Driven: Ford Focus
by Joe Simpson    23 Feb 2011
2011 Ford Focus. Click for larger images
New Focus does away with the plain, simple langauge of the Mk II car which many criticized for being dull
Intersecting bone lines are a major design feature of the new Focus, intersection point creates a 'Z' surface, which the design team apparently refer to as the 'Zorro flip'
Resolution of hood's leading edge over the Ford badge and grille contrives to make the Focus appear as if its hood is sitting proud, as though it hasn't been shut properly
Some of the minor switchgear lacks depth of quality and is ergonomically questionable
Piano black finish on the Sony audio system. Note the small hazard switch below the main control knob. When operating the knob, the lower edge of your palm falls onto this, operating it inadvertantly
Gauge pack has a degree of similarity to the Fiesta's, which was inspired by ski goggles

The previous two generations of the Ford Focus have consistently been near the top of the European best sellers list over their combined 13-year life spans, but this new car has even greater responsibility. This is the first Focus designed - from the outset - for European, American and Asian markets combined.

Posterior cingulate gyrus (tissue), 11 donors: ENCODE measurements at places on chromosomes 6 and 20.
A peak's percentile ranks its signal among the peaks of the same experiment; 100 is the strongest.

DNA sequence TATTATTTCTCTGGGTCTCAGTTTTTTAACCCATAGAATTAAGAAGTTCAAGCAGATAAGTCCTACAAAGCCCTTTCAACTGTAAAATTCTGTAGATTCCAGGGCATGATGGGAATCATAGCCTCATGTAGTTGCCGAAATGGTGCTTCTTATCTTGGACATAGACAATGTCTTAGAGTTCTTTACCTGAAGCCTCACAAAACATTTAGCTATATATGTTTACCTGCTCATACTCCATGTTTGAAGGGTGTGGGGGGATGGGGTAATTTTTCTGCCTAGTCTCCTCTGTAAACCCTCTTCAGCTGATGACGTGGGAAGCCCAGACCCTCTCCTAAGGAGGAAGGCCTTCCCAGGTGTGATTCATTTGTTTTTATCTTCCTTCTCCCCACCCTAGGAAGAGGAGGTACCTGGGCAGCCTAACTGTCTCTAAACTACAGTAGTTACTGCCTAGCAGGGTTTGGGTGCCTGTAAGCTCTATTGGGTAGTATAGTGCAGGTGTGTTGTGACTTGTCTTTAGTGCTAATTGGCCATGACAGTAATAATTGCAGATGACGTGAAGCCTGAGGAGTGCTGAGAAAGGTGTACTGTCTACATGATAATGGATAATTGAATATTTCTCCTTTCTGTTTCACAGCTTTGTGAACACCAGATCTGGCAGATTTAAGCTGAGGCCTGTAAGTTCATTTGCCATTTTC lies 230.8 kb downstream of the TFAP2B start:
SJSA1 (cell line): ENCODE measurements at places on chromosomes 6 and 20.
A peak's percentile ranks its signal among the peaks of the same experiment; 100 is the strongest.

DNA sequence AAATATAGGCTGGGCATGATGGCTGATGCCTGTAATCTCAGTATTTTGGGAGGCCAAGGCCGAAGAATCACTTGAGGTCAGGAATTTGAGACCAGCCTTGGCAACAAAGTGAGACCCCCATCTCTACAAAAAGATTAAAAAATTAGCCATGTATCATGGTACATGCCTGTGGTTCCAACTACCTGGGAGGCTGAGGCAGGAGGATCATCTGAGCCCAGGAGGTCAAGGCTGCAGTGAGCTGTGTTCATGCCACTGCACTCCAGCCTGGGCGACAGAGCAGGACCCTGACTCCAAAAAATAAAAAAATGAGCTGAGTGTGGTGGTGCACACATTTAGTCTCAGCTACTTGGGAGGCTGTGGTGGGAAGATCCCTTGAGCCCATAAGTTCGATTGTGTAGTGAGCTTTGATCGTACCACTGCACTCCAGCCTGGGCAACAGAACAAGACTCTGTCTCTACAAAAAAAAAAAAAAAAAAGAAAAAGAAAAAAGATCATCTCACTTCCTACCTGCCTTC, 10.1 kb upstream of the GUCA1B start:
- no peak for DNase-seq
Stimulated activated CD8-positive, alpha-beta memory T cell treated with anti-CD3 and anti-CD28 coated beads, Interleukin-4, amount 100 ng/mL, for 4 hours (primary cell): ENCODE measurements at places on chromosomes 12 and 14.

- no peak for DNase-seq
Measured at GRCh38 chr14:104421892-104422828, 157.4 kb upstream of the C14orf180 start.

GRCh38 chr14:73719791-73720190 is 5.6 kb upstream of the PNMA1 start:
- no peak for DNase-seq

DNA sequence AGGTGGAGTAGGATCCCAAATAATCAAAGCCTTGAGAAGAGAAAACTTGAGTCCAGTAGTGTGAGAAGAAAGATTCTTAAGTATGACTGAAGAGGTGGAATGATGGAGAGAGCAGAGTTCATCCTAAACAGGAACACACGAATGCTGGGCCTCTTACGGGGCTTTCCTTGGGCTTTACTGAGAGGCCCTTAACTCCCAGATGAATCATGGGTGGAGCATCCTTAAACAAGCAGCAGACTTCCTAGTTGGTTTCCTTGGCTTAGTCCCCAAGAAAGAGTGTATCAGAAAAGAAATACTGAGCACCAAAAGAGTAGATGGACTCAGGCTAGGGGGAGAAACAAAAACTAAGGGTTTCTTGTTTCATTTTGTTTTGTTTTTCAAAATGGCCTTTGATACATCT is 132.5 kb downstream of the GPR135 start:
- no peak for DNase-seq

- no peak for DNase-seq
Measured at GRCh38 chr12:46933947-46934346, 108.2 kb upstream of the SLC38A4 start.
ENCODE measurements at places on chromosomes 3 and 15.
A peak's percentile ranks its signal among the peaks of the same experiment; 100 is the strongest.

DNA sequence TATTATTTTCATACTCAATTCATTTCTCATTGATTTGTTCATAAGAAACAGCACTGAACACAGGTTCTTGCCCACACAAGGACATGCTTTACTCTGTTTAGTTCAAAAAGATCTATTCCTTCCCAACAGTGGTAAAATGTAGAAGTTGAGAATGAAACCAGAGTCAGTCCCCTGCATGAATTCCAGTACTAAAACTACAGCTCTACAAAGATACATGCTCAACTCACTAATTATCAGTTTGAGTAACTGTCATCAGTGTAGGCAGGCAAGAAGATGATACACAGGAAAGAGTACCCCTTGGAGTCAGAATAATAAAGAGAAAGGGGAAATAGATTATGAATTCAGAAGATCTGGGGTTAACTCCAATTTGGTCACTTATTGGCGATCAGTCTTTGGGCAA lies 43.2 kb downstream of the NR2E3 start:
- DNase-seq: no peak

The biggest, most pertinent question is whether the global 'One Ford' strategy this car has been designed under can work in practice. Ford has been here before with the first generation Focus and Mondeo (Contour) but later abandoned it. It's a strategy completely at odds with that of VW, which recently unveiled a version of the Passat specifically designed for the North American market. So we grabbed one of the first cars to land in the UK to see how well the Focus stands up in one of its core European markets.

Rear angle of the Focus is one of the most controversial
Blue oval badge is the biggest of its kind ever to adorn a Focus
Rear lamp cans define - almost take over - the rear corners of the car
Cockpit features a wrap-around IP. High quality, tactile upper IP
Center screen chops off words; is indicative of some questionable attention to detail
Blanked triangular elements of the lower grille much criticized. Not noticeable from a distance, but up close and particularly against certain colors, they bring a level of cheapness to the Focus's front fascia
Lower HVAC controls
Trunk is well proportioned and square, but slightly smaller than in the previous car

In Detroit recently, J Mays told us the company was in the process of ‘quieting down' Kinetic design, as part of a wider effort to position Ford as a more up-market brand. The Vertrek concept is an exemplar of how the company might begin to achieve this, but the Focus has the hallmarks of a car designed before this strategy was employed.

The detail design - particularly the rear taillights, blanked-off front grille sections, and a shut line over the front logo mark which makes it looklike the hood isn't closed properly - let it down. But the overall design of the Focus, while busy, is now quite distinct and unique in this class.